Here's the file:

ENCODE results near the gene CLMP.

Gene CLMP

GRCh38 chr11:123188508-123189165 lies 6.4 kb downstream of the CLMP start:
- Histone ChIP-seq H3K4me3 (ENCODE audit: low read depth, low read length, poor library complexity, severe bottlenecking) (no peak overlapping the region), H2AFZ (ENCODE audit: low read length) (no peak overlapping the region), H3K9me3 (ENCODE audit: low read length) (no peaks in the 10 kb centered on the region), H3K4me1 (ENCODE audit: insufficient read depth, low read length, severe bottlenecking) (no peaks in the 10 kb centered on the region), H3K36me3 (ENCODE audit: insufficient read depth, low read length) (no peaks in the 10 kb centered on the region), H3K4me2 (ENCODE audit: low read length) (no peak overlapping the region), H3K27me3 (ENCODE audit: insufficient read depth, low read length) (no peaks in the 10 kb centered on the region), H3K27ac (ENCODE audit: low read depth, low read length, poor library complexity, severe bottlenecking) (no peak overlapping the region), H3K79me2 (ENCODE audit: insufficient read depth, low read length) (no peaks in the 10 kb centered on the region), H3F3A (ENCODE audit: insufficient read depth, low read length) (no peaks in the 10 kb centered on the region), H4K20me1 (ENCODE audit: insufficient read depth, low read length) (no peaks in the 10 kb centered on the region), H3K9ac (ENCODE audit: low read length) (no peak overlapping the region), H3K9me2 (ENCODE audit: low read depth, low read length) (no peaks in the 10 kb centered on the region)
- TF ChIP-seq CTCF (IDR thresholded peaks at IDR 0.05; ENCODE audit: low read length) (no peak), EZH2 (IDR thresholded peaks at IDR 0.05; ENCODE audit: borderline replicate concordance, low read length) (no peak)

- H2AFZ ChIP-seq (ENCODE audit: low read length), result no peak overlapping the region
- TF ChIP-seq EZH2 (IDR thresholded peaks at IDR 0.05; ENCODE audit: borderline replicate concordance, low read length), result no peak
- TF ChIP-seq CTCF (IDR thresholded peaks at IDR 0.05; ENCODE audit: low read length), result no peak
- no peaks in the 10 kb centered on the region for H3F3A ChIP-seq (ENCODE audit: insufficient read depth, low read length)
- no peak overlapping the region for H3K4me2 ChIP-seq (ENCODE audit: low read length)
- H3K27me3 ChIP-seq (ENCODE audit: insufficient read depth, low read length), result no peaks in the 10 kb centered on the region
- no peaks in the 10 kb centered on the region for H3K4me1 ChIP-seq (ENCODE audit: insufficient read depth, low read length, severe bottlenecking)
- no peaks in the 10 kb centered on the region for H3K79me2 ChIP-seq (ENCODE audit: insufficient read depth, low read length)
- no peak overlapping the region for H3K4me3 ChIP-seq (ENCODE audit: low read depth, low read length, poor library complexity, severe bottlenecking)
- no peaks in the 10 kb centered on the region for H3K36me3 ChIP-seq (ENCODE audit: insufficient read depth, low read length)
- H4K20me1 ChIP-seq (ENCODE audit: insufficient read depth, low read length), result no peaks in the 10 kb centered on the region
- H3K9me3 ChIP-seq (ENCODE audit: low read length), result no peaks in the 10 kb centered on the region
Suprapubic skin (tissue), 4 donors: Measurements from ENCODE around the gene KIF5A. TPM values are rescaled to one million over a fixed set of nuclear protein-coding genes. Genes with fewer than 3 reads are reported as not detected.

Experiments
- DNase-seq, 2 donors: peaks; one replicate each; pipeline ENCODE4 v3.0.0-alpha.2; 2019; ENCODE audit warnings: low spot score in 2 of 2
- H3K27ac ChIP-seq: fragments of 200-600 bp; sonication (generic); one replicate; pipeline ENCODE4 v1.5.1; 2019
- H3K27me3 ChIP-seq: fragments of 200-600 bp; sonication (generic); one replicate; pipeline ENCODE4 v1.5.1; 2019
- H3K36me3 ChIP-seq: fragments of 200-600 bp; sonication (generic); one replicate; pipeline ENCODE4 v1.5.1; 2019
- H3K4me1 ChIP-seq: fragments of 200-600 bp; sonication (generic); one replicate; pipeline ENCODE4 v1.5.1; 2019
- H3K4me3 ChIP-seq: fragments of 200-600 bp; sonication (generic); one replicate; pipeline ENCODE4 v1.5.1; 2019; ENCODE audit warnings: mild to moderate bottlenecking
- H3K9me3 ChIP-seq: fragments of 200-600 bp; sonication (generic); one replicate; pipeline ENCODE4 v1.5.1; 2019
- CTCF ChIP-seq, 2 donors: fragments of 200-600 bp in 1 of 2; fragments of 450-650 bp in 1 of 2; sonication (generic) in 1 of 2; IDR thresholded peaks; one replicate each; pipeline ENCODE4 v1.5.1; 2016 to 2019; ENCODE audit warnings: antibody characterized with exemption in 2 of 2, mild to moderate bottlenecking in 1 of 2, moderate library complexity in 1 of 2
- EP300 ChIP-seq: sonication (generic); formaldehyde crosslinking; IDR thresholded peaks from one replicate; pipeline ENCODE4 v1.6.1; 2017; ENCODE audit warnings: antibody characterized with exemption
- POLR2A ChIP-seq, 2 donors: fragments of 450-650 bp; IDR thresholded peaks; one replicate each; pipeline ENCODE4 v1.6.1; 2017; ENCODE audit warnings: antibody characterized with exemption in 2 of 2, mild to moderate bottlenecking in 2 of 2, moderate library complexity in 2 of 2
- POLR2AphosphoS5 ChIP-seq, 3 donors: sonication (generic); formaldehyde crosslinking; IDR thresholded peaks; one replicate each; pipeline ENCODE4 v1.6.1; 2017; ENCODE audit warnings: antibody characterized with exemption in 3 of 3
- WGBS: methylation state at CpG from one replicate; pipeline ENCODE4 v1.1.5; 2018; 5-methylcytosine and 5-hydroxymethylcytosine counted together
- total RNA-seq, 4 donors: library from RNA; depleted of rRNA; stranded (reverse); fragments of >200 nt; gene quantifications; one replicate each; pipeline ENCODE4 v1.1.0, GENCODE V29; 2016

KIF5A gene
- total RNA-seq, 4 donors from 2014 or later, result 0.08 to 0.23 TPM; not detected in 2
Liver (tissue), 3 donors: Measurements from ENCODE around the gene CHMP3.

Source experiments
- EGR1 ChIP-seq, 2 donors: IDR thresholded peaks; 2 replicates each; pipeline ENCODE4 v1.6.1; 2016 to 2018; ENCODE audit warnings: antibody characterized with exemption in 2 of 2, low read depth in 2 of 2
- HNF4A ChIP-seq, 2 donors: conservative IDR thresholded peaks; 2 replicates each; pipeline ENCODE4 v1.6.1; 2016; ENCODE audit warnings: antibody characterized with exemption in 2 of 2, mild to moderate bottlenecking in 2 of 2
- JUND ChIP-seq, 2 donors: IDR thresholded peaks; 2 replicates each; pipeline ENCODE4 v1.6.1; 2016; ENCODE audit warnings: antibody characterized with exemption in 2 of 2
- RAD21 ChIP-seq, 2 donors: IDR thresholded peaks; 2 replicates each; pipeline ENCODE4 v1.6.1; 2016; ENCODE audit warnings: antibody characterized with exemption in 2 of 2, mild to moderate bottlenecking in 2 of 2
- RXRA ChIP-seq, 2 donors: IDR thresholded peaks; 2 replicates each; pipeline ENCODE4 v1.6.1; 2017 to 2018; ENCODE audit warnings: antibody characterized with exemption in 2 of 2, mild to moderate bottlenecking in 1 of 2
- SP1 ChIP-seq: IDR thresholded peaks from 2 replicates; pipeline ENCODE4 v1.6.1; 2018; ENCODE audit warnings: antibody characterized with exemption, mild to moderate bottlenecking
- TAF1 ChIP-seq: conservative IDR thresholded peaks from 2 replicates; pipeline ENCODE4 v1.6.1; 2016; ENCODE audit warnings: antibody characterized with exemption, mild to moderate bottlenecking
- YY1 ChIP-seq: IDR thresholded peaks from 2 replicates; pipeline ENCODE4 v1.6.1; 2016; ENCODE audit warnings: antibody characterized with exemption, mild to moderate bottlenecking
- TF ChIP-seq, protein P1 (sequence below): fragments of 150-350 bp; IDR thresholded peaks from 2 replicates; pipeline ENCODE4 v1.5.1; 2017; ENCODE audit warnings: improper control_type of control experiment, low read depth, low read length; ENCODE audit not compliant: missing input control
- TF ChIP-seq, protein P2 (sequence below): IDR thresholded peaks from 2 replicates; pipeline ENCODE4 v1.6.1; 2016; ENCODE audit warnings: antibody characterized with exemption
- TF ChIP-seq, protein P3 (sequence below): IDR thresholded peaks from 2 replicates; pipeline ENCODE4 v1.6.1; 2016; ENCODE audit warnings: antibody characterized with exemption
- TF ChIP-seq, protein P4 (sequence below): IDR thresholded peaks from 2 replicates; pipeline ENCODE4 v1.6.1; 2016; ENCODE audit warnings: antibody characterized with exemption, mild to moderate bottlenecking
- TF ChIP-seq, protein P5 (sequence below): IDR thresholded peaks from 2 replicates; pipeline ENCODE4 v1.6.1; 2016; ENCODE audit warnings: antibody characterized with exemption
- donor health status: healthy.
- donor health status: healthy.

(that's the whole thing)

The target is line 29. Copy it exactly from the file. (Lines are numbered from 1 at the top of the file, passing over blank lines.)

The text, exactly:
- POLR2A ChIP-seq, 2 donors: fragments of 450-650 bp; IDR thresholded peaks; one replicate each; pipeline ENCODE4 v1.6.1; 2017; ENCODE audit warnings: antibody characterized with exemption in 2 of 2, mild to moderate bottlenecking in 2 of 2, moderate library complexity in 2 of 2